Product Information

Care and Maintenance for your Tracker

Sunlight, water, and pool chemicals create a harsh environment. Your Tracker will remain in the best possible condition with care and regular maintenance.

To properly care for your unit:

1. Remove the Tracker from the pool before shock treatment and reinstall it at least four hours later.
2. The weir basket, pump basket, cartridge, and sand filter (whichever is applicable) should be
cleaned regularly to ensure optimum pool cleaner efficiency.
3. Before backwashing your filter, always disconnect the hose from the weir.
4. Never “coil” the hose; always store them straight.
Note: Your pool cleaner will discolour over time, keeping the unit’s performance the same.
5. Large foreign objects, such as toys and branches, should be removed manually from the pool cleaner.

Pools have a filtration system that keeps the pool water filtered and clean. In basic terms, the “heart” of this system is your pool’s pump. The pump is responsible for pulling and pushing water and filtering out debris. The pump sucks water into the skimmer; as the water flows through, a filter collects dirt and debris. Finally, the pump pushes the freshly filtered clean water back into your pool.



Baracuda recommends the following water chemistry readings for optimal performance of any pool equipment

Pool Type


Free Chlorine (ppm)

Cyanuric Acid (ppm)

Calcium Hardness(ppm)

Total Alkalinity (ppm)


7.4 -7.6

2 – 4 ppm

40 ppm

200 – 250 ppm

80 – 125 ppm

Vinyl/ Fibreglass Painted


2 – 4 ppm

40 ppm

175 – 225 ppm

125 – 150 ppm

* When using chemicals, always follow manufacturer’s directions and follow the advice of your pool professional. Always use protective clothing, gloves and glasses. Store and use chemicals out of the reach of children.


WARNING: To avoid serious injury, make sure that the cleaner is disconnected from the hose and the suction pump is turned off prior to starting this operation.

1. Push the yellow release button on the top of the cleaner.

2. Rotate the top cover back until it clicks into an upward position.
3. Look into engine and remove debris that is present.
4. If needed, slowly push engine paddles forward and/or backwards to move stuck debris to an accessible position and then remove it. When moving the engine paddles, make sure the cleaner tracks are allowed to move freely as they will turn as the engine paddles rotate.
5. Close top cover and ensure it clicks into place.

Product Information

Everything You Need to Know About Suction Cleaners

As a pool owner, you’ve probably heard of a suction pool cleaner — one of the three main types of automatic cleaners. Automatic cleaners are the easiest and most effective way to maintain your pool. A suction pool cleaner is an automatic option that’s quiet, simple and cost-effective.

When finding the right pool cleaner for you, knowing your pool’s unique needs and how different pool cleaners work is important. Let’s dive deep into one of the market’s most popular automatic suction pool cleaners.

What is a Suction Pool Cleaner?
A suction pool cleaner is a simple cleaner that uses your pool’s existing filtration system to keep everything clean. It connects directly to your skimmer or a dedicated suction line that pulls water into the pump. The cleaner then moves around the pool, suctioning up sediment and debris and sending it to the pump filter basket and the pool filter.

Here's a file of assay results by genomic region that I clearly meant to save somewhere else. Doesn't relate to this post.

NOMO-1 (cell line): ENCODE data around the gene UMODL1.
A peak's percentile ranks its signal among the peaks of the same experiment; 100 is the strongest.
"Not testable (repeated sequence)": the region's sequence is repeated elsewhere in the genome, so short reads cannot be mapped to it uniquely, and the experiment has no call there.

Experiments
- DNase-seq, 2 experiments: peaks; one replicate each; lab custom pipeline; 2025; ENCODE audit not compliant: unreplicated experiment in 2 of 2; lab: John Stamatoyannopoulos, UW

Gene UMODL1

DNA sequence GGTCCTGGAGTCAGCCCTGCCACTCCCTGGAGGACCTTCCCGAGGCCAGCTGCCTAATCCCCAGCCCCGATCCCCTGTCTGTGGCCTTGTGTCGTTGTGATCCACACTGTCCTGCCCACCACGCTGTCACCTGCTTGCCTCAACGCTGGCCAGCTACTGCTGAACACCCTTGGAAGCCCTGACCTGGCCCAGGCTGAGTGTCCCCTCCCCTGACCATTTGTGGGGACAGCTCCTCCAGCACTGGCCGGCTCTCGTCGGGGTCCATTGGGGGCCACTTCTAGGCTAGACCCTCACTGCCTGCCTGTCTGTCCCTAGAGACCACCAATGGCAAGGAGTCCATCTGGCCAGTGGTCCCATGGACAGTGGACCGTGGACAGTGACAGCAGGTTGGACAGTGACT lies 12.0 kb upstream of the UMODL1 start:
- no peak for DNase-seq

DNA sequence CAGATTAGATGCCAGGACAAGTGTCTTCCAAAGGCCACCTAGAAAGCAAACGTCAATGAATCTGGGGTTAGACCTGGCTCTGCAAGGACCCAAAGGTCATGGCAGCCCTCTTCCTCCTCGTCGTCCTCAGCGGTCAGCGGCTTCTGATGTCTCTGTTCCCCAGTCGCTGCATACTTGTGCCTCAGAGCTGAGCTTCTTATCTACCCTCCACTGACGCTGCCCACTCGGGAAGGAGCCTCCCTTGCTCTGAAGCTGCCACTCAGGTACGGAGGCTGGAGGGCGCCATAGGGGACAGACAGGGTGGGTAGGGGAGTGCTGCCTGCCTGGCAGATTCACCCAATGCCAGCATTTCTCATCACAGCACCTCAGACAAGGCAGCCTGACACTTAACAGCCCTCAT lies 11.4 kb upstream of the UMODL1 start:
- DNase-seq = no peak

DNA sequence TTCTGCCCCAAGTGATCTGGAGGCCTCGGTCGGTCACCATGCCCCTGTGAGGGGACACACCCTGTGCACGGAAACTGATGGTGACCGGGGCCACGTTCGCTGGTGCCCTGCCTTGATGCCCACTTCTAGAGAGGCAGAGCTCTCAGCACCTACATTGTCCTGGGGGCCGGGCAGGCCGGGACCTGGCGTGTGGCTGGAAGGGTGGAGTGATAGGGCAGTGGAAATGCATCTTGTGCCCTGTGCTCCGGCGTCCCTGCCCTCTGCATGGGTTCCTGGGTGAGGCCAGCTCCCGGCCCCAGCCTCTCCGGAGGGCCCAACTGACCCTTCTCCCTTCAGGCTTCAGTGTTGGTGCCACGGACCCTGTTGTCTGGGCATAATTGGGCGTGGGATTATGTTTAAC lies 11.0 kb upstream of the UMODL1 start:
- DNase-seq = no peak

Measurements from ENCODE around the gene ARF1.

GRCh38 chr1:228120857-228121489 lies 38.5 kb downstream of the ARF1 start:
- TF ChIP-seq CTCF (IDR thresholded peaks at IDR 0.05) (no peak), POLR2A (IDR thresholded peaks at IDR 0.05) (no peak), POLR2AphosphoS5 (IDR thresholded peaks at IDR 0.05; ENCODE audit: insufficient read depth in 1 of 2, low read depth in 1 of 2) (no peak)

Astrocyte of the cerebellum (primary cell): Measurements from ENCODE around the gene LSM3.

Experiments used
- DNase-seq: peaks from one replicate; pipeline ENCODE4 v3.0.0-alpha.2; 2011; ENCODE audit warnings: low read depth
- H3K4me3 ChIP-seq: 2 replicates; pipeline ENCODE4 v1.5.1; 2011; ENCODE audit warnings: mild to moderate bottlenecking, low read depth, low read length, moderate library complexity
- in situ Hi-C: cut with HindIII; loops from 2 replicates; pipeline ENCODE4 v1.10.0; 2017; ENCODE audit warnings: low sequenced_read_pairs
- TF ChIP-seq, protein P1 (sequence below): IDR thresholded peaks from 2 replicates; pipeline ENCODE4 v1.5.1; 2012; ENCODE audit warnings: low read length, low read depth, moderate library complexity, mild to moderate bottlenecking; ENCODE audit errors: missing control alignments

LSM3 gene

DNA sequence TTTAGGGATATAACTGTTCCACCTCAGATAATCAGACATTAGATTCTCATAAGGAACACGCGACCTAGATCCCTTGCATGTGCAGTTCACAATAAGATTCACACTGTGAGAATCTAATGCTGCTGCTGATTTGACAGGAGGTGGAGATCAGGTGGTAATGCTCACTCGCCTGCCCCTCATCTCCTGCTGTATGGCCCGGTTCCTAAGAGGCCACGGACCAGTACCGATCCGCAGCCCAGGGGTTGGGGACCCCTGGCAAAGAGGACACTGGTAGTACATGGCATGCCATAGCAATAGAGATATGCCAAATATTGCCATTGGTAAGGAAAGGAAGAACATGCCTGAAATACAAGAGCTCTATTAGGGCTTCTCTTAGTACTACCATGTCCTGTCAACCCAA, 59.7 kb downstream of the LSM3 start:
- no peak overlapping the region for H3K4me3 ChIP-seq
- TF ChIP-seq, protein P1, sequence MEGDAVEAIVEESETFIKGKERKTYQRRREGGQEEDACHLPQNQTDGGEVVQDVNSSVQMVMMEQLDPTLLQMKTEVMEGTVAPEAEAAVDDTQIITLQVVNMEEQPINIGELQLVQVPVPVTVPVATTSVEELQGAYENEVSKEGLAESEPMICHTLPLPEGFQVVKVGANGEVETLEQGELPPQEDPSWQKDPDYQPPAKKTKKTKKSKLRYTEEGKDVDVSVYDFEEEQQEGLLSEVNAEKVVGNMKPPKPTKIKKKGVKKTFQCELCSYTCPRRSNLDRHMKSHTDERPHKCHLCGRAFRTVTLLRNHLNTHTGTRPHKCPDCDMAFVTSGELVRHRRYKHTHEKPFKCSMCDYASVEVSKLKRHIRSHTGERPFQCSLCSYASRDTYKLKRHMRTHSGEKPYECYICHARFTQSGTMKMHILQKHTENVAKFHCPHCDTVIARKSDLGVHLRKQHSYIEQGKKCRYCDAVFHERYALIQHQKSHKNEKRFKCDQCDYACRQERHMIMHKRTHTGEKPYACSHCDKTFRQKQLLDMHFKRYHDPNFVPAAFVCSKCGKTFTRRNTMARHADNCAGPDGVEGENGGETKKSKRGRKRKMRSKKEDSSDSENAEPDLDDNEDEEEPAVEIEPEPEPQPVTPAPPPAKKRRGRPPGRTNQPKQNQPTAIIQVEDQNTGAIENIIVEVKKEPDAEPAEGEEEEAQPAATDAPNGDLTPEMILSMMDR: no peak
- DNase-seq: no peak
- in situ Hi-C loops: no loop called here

Pools have a filtration system that keeps the pool water filtered and clean. In basic terms, the “heart” of this system is your pool’s pump. The pump is responsible for pulling and pushing water and filtering out debris. The pump sucks water into the skimmer; a filter collects dirt and debris as the water flows through. Finally, the pump pushes the freshly filtered clean water back into your pool.

Is a Suction Pool Cleaner Right for Me?
Your dedicated pool professional is the best person to answer this question. While suction pool cleaners are accessible and affordable, they aren’t right for everyone or every pool.

Ensuring that your suction pool cleaner is compatible with your pool type and finish is essential. Also, consider what kind of debris your cleaner will encounter regularly. Not all suction cleaners can handle larger items like leaves, pine cones or twigs.

Suction-side pool cleaners are terrific at picking up small-to-medium-sized debris such as fine sediment, seeds, dirt, silt, algae and small leaves. Models vary, but Baracuda‘s suction-side models are safe to use on fibreglass, tile, concrete and vinyl pools. There is a Baracuda suction cleaner for in-ground pools of every size.

Main Benefits of Baracuda Suction Cleaners:
Baracuda Tracker and Baracuda Ranger cleaners are marked above the rest when looking for the best suction pool cleaner. These suction-side pool cleaners offer many clear benefits, including:

  1. They run using your pool’s existing filtration system
  2. They feature cyclonic scrubbing brushes for superior cleaning
  3. They climb walls and scrub at the waterline to remove stuck-on debris
  4. They’re safe to use on most pool types
  5. They’re quiet and operate on their own
  6.  No extra storage basket is required
  7. You can use them as often as necessary
  8. They’re terrific at picking up small-to-medium debris

A suction pool cleaner has many advantages. Remember that these cleaners rely exclusively on the main pool pump and filtration system and must be manually connected to the hose each time you use them.
Suction-side cleaners aren’t the only type of automatic pool cleaners available through Baracuda. There are also robotic cleaners. These cleaners present unique benefits, which we’ll discuss in an upcoming article.